I know that some have argued against treating artists as a special interest group in the tax system, but the reality is that our tax system has had many special interests, including students, persons with disabilities and persons contributing to their RRSPs. Why not spend additional credit on our artists in acknowledging their contributions?

Money for culture seems to suddenly appear when the Prime Minister's legacy is at stake, such as the $100 million for the political history museum in Ottawa. One wonders how much of that will be devoted to the Prime Minister's wing. While money definitely should be allocated to Canadian museums, I am wary of opening up yet another museum in Ottawa when so many regional museums need funding and this is not allocated in the budget.

I recently spoke to people at the Dartmouth Heritage Museum about their situation. As other museums across the country are saying, they need money to keep the lights on. They need money to hire curators and to collect artifacts. The regional museums across the country, of which there are over 2,500, need money to provide clean, dry storage for their artifacts. They need money for promotion. They need money to make sure they can collect the pieces of heritage from their regions and put them in a form that local residents will be able to see, value and understand as being part of a larger patchwork of heritage across the country.

As I said, there are over 2,500 non-profit museums and related institutions across Canada, which attract more than 50 million visits each year. With few exceptions they have been languishing under severe funding cutbacks for many years and are not funded adequately. Many buildings are crumbling and roofs are leaking. Collections of great local and national significance are threatened. Our collective memory is fading.

I would like to say that this budget has been a major disappointment in terms of heritage. The Canadian Museums Association and the New Democrats are saying that what we need is a comprehensive museum strategy instead of haphazard announcements that are more political than anything. We need to make available more funding for existing museums, particularly outside the national capital region.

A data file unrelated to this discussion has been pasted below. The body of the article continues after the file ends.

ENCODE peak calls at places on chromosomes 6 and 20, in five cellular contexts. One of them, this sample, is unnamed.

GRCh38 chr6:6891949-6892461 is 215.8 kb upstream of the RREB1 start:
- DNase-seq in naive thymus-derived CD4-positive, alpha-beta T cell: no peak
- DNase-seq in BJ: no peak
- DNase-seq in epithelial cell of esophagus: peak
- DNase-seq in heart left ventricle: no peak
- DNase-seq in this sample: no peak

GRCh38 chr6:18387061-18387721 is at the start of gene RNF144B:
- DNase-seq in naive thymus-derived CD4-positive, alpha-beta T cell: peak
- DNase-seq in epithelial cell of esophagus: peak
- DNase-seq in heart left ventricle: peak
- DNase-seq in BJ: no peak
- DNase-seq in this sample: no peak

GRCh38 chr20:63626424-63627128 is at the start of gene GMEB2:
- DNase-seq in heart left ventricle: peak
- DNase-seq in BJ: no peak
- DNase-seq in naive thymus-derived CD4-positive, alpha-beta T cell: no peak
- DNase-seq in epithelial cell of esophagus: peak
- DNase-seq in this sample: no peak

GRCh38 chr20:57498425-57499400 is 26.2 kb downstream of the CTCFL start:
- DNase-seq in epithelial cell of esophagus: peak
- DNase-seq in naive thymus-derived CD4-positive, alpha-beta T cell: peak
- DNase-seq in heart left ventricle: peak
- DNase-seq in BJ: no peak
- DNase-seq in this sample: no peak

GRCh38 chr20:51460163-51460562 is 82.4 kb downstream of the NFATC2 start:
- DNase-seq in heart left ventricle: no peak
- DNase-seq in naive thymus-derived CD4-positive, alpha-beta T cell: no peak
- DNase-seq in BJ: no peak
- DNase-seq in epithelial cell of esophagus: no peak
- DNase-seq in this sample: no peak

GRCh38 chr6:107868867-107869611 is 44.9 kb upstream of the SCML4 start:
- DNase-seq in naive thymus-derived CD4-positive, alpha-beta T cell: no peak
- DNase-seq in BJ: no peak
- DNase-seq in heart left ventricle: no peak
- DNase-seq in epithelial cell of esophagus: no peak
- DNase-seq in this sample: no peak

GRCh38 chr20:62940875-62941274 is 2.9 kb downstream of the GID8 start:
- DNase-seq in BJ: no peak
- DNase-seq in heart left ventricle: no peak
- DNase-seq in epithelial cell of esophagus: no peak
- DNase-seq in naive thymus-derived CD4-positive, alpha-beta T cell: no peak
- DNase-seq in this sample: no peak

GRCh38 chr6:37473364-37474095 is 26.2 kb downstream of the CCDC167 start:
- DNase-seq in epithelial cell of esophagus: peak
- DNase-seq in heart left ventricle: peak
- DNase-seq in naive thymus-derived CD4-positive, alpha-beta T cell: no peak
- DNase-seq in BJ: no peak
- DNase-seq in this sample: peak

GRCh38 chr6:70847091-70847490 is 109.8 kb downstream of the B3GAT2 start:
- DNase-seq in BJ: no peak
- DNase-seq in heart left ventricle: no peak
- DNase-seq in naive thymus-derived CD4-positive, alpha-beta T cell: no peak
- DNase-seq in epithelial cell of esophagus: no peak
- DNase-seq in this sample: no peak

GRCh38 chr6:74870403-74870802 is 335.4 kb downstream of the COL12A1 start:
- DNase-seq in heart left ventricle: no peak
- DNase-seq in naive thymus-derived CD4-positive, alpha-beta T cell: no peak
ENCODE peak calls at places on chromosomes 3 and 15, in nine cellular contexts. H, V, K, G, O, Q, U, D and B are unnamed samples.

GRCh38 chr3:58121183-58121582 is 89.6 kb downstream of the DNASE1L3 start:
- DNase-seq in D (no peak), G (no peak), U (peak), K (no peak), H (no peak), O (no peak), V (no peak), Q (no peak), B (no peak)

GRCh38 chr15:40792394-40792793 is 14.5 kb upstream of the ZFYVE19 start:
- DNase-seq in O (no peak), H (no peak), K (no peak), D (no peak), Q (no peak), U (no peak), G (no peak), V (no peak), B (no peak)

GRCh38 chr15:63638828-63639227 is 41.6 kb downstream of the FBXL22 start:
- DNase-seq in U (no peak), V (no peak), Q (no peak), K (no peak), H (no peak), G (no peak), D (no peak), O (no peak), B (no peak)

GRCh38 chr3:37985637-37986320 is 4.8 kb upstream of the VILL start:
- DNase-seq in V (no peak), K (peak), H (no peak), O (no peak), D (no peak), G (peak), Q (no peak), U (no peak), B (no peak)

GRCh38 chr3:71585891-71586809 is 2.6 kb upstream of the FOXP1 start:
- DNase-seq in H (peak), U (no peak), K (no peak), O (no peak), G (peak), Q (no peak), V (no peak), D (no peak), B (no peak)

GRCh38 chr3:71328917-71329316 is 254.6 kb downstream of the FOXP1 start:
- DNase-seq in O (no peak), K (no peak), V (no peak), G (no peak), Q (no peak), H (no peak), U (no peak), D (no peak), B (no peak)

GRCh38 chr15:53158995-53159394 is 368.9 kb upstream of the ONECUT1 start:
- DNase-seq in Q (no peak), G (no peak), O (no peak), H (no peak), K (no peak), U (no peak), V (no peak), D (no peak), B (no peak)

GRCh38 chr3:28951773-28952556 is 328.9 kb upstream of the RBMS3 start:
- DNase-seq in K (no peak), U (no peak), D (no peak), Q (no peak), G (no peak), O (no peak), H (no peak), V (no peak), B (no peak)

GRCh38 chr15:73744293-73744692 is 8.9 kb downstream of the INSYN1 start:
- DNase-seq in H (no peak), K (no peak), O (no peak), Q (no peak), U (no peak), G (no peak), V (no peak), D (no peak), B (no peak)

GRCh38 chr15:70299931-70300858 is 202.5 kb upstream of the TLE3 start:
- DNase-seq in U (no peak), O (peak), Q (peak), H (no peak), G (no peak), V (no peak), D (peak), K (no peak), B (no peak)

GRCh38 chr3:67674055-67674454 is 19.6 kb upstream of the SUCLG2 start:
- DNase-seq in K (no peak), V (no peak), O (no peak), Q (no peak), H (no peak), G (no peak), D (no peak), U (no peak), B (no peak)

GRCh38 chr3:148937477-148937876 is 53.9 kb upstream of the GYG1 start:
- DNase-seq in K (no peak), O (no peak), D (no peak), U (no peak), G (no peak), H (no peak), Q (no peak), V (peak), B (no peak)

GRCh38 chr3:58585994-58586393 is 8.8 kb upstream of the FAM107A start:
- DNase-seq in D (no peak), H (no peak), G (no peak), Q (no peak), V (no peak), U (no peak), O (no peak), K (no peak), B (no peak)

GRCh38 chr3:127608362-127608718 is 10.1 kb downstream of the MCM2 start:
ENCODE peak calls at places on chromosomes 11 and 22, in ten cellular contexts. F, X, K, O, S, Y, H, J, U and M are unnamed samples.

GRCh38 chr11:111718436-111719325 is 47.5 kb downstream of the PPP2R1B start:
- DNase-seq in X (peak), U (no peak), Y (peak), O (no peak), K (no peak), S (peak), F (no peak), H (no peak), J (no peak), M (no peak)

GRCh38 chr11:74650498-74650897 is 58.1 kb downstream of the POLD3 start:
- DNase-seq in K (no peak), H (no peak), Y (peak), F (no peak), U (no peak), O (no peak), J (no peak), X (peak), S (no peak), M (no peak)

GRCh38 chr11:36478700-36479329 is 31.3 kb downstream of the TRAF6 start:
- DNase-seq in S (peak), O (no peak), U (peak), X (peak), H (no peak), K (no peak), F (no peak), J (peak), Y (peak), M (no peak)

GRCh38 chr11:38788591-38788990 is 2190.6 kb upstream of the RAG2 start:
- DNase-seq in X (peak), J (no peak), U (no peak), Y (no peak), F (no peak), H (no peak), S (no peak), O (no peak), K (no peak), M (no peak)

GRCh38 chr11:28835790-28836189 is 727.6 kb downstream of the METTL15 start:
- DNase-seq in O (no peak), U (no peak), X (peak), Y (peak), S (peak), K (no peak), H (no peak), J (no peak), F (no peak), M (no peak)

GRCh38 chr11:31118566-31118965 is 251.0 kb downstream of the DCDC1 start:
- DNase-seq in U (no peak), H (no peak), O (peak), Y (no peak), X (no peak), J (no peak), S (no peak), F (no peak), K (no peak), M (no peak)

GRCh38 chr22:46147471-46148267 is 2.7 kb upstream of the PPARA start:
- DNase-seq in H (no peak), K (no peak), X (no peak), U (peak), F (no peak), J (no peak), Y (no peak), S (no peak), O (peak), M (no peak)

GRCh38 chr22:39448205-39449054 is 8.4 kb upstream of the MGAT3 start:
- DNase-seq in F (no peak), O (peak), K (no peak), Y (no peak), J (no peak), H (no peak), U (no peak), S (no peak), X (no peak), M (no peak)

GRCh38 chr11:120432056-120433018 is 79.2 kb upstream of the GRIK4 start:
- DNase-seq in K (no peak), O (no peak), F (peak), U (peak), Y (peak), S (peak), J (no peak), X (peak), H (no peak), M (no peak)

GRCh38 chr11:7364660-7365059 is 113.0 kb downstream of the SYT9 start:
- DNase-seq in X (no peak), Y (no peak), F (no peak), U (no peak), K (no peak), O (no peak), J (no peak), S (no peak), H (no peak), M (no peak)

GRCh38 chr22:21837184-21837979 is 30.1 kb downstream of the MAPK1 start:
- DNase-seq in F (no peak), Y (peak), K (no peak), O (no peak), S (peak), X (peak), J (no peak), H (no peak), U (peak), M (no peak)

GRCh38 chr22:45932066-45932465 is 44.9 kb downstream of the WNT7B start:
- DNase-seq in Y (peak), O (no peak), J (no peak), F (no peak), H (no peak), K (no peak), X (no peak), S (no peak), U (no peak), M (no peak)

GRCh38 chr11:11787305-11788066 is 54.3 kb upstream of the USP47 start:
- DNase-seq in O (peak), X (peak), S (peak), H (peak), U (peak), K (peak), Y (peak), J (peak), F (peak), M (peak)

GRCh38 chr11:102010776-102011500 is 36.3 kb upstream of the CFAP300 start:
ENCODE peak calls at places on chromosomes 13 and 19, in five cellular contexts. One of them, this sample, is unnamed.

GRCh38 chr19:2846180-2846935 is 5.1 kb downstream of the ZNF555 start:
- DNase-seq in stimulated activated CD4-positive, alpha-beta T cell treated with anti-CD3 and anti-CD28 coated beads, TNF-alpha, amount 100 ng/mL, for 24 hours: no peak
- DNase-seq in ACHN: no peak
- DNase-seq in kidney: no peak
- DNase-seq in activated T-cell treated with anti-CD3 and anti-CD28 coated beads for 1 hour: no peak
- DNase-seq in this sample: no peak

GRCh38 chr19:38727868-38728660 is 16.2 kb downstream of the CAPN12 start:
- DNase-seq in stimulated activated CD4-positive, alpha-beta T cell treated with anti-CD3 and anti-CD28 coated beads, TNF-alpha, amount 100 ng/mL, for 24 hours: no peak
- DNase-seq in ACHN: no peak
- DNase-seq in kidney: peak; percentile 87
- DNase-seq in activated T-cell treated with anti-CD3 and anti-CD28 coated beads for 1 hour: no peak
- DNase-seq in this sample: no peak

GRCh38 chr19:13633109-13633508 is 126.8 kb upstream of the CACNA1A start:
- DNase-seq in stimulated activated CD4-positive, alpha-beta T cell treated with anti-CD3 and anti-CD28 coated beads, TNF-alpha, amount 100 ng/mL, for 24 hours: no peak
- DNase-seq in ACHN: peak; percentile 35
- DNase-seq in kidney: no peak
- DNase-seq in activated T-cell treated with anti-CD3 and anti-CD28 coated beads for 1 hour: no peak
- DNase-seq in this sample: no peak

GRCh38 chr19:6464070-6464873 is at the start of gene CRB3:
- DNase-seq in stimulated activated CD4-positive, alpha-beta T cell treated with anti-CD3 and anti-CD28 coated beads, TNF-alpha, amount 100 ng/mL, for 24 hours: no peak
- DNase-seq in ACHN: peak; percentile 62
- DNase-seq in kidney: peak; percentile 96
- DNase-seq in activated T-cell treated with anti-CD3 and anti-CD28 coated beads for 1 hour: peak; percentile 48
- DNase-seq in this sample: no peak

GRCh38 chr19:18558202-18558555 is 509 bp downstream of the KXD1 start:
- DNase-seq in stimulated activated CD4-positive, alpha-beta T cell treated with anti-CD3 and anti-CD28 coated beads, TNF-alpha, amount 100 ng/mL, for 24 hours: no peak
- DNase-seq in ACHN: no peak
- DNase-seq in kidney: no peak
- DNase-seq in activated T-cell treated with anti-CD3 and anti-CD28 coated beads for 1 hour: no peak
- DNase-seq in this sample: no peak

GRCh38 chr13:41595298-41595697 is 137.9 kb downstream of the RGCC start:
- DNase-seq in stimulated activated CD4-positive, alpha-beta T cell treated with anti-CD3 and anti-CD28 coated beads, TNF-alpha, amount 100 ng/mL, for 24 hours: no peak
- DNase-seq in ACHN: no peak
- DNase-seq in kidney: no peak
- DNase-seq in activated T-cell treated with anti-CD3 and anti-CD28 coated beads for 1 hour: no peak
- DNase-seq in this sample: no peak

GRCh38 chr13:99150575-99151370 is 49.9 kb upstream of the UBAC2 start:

To go back to the whole issue of the importance of museums, it is important to realize that more Canadians--and this is a very interesting statistic--go to museums than they do to sporting events. Local museums are like canaries in the mines: if the museum is in dire straits, it likely means that the town is in dire straits and that in fact there is trouble in many other sectors of the community already.

There have been many disappointments in the budget, but particularly critical are the cuts we see to Native Friendship Centres and the lack of any really effective anti-poverty strategies that would benefit the lives of aboriginal children. I would like to talk about the need for funding for children's programs, particularly for aboriginal children.

I have had the pleasure since February of this year to sit on the subcommittee on children and youth at risk. We have been conducting a study on the conditions of aboriginal children in Canada, both on and off reserve. I have met some exceptional people through this exercise and have heard some amazing testimony. No one spoke of any kind of government dependency, but rather of partnerships and horizontal collaborations to create an integrated policy framework for the development of young first nations children.

It is important to look at first nations children because the aboriginal population is much younger than average. Children 14 and under make up 33% of the aboriginal population in Canada, compared with only 19% in the non-aboriginal population. As well, sadly, more aboriginal children live in poverty than any other segment of the population. In fact, aboriginal people in cities were twice as likely to live in poverty as non-aboriginal people, yet little attention is given to aboriginal children living off reserve, particularly in cities, where they are most likely to be in poverty.

One of the few places that provided programs and support uniquely for aboriginal children was the native friendship centres, but this bill reduces the funding to these centres. Native friendship centres offered programs such as head start for young children and went a long way toward building a happy and healthy future for these kids. Therefore it is inexplicable in my mind as to why this funding was reduced.